Note: Where available, the PDF/Word icon below is provided to view the complete and fully formatted document
 Download Full Day's HansardDownload Full Day's Hansard    View Or Save XMLView/Save XML

Previous Fragment    Next Fragment
Tuesday, 19 December 1911


Senator VARDON (South Australia) . - Is it not possible to place an ad valorem duty upon the complete car? The whole trouble which has been experienced with those who import motor cars is due tothe fact that a certain duty is levied upon the bodies of the cars, and another duty upon the chassis. For instance, a car may be invoiced at .£350, the body at ,£,300, and the chassis at £50. When it reaches Australia, the Customs officials may value the body at ^280 and the chassis at £l°. Thus there is continual friction. It has been suggested that the Government might take a certain number of cars - say, 500 of them - total the duty payable upon them, and strike an average duty, which should be the duty charged upon all cars. The importers do not wish to avoid the payment of duty - they are only anxious to avoid disputes.


Senator Givens - Some of them have been very successful in avoiding the payment of duty.


Senator VARDON - The gentleman who spoke to me about this matter has no sympathy with those who defraud the revenue. He is an honest man,, and is only anxious to do an honest thing. The plan which I have outlined would obviate a lot of disputes, and might prevent an attempt being made to swindle the Customs by undervaluing the chassis and overvaluing the bodies of cars. If the Government are prepared to consider my suggestion, we might well allow the item to pass with a view to recommitting it at a later stage.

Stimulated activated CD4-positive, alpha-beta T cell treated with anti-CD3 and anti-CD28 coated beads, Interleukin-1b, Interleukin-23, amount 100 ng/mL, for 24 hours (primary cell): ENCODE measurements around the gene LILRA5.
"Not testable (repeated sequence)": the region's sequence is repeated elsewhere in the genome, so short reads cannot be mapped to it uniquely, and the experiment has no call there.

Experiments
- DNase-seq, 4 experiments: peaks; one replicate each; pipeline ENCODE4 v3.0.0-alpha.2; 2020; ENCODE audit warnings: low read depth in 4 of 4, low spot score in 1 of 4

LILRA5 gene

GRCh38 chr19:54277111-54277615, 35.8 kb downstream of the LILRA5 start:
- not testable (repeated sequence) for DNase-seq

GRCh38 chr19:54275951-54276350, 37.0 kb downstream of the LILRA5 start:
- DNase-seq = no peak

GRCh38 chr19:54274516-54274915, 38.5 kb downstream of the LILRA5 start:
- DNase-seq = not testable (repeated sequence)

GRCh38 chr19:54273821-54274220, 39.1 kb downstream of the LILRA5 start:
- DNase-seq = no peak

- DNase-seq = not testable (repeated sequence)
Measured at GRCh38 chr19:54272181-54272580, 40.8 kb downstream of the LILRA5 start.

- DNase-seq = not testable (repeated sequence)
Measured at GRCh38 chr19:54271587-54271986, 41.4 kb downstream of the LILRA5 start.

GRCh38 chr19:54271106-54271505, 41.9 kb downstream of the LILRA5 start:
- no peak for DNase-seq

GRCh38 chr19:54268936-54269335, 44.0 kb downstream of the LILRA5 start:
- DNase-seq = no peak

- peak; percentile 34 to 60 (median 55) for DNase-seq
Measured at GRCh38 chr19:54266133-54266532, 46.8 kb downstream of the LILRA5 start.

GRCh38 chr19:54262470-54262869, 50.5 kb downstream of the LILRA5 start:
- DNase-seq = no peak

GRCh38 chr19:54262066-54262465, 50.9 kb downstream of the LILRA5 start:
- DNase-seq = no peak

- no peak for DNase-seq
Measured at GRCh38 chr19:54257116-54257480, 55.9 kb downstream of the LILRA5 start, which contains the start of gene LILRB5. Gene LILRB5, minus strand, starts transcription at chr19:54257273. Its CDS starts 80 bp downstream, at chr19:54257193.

Senator ALBERT GOULD (NEW SOUTH WALES) -Colonel Sir ALBERTGOULD (New South Wales) [10.33].- I trust that the Government will not adopt the suggestion which has been made by Senator Vardon. A better plan would be to charge a fixed duty upon motor cars, as is proposed in the Bill, and to deal with the chassis and tyres separately. It is very evident that these parts can be readily distinguished one from the other, and consequently there ought to be no difficulty in ascertaining their relative values. The only question which arises in my mind is as to whether it is wise to adopt a fixed duty of £24.10s. under the General Tariff, and of £21 under the Tariff for the United Kingdom, as an alternative to the ad valorem duties.


Senator McGregor - They are not an alternative to those duties. They run with them.


Senator Lt Colonel Sir ALBERT GOULD - The duty upon the ordinary car is , £24 ios., or an ad valorem rate of 35 per cent., whichever returns the higher duty. In the case of a very small car, the importer will be charged£24 ios., irrespective of its value. The individual who can afford to import a large and very powerful car will not be required to pay anything like the same proportion of duty as the person who imports a cheap run-about, or lorry, or waggon. To my mind, it is a mistake to penalize the smaller man.







Suggest corrections